Who provides the service?
Prescribing clinicians include psychiatrists (i.e., physicians trained in psychiatry), advanced practice nurses with prescription privileges, registered nurses and licensed practical nurses. These providers work as part of a treatment team with therapists and case managers to augment those services.
Who can use it?
Adult, adolescent and child residents of Warren or Clinton County who have mental health problems that do not respond to counseling and/or case management alone. Ohio Medicaid recipients from anywhere, who also receive counseling and/or case management services from this agency, may also use this service.
What is it?
Pharmacological management is the prescription of medications to change the mood, perception and/or thinking of persons whose symptoms do not respond to counseling or case management alone. The service includes the ongoing assessment of the effectiveness of this intervention, education of clients and parents/guardians about the potential benefits and risks (e.g., side effects) of such treatment. This intervention may make clients more amenable to other kinds of intervention such as counseling, case management and vocational services.
Where is the service provided?
Adult psychiatric services are provided at:
- 975A Kingsview Drive, Lebanon, OH 45036
- 50 Greenwood Lane, Springboro, OH 45066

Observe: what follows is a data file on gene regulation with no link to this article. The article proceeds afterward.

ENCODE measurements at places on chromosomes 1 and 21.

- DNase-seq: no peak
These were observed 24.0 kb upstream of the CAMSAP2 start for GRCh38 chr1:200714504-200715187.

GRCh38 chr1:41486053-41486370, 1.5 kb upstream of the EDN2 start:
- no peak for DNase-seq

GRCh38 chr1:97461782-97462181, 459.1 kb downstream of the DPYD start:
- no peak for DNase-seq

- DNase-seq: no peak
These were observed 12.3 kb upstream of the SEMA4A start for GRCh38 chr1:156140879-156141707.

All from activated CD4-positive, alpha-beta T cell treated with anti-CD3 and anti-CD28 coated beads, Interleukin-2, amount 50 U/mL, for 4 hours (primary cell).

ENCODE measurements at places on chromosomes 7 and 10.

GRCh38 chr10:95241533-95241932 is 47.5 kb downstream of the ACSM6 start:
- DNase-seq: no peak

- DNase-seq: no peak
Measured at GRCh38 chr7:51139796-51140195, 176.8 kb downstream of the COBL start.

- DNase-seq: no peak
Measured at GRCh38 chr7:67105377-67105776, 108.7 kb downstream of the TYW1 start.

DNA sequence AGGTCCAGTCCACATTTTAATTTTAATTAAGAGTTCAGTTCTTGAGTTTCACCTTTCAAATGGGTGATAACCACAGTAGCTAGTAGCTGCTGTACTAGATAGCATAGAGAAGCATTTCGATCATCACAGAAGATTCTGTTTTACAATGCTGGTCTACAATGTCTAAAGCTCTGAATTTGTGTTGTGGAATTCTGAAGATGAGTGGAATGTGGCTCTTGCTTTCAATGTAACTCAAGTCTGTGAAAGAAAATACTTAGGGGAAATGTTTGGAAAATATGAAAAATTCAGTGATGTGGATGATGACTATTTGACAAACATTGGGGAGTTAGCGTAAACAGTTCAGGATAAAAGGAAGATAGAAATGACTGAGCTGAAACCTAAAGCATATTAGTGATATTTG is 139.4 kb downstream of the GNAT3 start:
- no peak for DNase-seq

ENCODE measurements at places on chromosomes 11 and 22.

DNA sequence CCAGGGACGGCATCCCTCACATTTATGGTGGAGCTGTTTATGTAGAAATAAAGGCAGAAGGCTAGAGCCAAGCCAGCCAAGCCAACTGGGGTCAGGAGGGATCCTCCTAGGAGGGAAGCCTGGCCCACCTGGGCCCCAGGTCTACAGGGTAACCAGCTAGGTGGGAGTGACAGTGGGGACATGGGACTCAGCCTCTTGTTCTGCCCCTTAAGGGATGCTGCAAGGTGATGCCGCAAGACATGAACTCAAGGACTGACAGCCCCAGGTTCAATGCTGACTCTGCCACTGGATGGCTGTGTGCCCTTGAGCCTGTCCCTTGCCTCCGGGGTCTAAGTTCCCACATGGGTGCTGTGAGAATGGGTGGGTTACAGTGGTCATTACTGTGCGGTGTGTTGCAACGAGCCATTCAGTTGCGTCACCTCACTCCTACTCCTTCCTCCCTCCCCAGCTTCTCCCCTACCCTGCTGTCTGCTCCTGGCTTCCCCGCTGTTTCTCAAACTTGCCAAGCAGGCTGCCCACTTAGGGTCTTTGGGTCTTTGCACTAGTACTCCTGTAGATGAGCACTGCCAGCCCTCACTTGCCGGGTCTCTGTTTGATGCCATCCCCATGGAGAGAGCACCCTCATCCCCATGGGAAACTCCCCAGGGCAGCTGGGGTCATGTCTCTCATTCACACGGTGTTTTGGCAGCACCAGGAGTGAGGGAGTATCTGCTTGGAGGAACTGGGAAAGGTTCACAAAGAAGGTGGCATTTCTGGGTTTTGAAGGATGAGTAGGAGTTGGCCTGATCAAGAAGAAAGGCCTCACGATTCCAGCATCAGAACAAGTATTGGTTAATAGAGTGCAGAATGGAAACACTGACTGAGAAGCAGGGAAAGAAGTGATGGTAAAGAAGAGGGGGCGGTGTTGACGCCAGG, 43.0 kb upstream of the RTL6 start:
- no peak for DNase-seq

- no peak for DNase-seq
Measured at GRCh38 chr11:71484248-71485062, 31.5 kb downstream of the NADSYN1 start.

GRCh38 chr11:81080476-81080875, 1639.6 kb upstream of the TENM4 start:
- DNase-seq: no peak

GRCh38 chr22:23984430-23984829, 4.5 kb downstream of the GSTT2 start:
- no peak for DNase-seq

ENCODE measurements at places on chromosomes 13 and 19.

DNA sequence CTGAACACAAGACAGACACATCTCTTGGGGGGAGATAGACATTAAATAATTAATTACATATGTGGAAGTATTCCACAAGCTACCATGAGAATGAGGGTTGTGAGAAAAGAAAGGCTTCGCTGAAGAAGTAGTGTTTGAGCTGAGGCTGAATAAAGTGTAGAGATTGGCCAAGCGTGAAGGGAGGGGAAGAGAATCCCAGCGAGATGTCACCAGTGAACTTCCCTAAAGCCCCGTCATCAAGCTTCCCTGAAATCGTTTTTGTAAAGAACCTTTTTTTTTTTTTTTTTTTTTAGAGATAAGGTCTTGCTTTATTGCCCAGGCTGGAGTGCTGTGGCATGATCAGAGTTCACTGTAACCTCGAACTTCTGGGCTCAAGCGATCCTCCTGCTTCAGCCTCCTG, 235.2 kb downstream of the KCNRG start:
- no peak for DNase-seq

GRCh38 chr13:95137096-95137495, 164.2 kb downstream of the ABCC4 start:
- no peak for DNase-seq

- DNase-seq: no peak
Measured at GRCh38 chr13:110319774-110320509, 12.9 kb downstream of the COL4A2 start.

- 953 S. South Street, Wilmington, OH 45177
Child/adolescent psychiatric services are provided at all of the locations listed above except the Lebanon/Kingsview location. We also provide child/adolescent psychiatric services at other locations in Warren County including Juvenile Court’s Mary Haven program and Mid-Western Children’s Home.
When are the services provided?
Adult services are provided Monday through Friday during regular business hours. Child/adolescent psychiatric services are provided Mondays, Tuesdays, Thursdays and Fridays during regular business hours. Not all locations have a prescribing clinician present every day, but at least one is present somewhere in the agency each business day.
Why do we do it?
Psychotropic medication can be an important adjunct to treatment. Various medications can elevate mood, relieve anxiety, improve concentration, reduce preoccupation with delusional ideas and reduce or eliminate hallucinations. Antipsychotic medications in particular can help clients think more like most other people do. Medications help people achieve a measure of stability and make them more amenable to other interventions. Improving stability can reduce the need for more costly interventions such as crisis services or hospitalization.